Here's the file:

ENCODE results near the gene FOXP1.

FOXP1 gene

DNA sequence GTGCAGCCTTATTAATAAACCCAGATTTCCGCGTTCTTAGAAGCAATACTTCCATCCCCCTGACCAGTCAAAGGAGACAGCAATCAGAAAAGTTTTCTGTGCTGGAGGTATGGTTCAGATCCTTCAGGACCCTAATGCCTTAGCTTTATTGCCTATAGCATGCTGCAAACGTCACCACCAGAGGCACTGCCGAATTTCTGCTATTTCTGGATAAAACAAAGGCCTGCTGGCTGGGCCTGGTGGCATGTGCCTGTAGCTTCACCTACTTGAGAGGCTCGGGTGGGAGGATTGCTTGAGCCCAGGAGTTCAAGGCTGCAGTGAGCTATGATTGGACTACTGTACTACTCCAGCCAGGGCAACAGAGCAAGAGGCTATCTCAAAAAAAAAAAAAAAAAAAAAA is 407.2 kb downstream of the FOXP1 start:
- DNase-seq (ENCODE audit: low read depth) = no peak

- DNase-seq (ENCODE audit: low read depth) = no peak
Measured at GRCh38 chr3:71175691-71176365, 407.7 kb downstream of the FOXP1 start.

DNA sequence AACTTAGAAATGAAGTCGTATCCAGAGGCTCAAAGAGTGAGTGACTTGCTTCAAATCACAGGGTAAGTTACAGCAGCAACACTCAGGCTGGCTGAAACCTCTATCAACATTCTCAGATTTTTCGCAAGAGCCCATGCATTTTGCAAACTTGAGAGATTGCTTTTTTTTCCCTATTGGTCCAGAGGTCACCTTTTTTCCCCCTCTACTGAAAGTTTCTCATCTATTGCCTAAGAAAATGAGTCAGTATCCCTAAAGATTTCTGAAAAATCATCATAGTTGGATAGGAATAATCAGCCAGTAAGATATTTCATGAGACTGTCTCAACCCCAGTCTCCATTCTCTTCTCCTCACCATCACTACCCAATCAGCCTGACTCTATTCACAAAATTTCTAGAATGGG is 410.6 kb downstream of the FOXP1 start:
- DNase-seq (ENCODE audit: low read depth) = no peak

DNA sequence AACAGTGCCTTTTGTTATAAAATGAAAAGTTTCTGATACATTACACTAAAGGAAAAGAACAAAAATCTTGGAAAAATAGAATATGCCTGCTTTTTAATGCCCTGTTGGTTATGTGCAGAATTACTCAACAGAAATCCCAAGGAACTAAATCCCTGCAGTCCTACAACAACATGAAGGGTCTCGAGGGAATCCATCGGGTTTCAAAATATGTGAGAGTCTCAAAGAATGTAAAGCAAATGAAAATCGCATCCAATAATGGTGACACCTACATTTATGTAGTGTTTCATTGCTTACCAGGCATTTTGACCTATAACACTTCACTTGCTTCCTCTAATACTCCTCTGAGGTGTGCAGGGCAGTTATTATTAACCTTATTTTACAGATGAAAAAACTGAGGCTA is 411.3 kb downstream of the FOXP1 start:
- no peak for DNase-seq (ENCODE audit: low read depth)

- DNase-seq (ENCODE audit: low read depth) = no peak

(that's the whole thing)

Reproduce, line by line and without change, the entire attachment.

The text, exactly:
ENCODE results near the gene FOXP1.

FOXP1 gene

DNA sequence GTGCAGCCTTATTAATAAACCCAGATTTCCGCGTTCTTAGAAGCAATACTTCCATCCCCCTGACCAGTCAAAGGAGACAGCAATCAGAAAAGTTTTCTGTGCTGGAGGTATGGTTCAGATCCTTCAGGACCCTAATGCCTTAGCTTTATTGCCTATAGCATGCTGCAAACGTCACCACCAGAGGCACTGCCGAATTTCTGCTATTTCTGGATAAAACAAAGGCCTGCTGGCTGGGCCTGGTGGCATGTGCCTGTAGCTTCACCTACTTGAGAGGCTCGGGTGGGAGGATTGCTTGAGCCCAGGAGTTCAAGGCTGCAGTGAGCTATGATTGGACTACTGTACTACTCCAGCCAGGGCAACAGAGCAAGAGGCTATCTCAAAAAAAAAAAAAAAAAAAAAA is 407.2 kb downstream of the FOXP1 start:
- DNase-seq (ENCODE audit: low read depth) = no peak

- DNase-seq (ENCODE audit: low read depth) = no peak
Measured at GRCh38 chr3:71175691-71176365, 407.7 kb downstream of the FOXP1 start.

DNA sequence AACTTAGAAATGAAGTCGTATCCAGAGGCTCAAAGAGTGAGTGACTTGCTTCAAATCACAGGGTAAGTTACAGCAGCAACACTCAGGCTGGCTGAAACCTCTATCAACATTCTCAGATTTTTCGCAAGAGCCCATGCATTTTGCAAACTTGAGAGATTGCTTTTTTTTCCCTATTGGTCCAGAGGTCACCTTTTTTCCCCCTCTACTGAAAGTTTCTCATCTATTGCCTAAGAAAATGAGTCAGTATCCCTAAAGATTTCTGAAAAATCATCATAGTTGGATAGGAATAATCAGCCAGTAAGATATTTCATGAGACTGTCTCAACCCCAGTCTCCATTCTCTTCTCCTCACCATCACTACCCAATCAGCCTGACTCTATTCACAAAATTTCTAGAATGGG is 410.6 kb downstream of the FOXP1 start:
- DNase-seq (ENCODE audit: low read depth) = no peak

DNA sequence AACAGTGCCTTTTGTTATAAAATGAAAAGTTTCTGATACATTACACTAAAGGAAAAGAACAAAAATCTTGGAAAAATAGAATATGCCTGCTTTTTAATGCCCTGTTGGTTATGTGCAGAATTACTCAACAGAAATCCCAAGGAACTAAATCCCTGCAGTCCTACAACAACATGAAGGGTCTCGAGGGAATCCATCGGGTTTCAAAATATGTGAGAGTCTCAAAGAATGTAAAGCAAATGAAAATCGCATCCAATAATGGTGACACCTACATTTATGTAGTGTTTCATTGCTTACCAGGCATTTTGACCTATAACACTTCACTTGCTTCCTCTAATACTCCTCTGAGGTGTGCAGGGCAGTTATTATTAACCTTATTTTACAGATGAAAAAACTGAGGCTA is 411.3 kb downstream of the FOXP1 start:
- no peak for DNase-seq (ENCODE audit: low read depth)

- DNase-seq (ENCODE audit: low read depth) = no peak